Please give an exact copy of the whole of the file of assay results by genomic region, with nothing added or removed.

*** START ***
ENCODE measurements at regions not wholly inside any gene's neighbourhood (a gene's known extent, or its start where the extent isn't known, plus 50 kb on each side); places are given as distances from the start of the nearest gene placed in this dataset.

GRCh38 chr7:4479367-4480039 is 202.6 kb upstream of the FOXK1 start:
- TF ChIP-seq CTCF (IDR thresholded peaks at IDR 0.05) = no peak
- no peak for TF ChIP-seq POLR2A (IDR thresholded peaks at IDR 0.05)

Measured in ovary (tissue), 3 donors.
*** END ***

ENCODE measurements at regions not wholly inside any gene's neighbourhood (a gene's known extent, or its start where the extent isn't known, plus 50 kb on each side); places are given as distances from the start of the nearest gene placed in this dataset.

GRCh38 chr7:4479367-4480039 is 202.6 kb upstream of the FOXK1 start:
- TF ChIP-seq CTCF (IDR thresholded peaks at IDR 0.05) = no peak
- no peak for TF ChIP-seq POLR2A (IDR thresholded peaks at IDR 0.05)

Measured in ovary (tissue), 3 donors.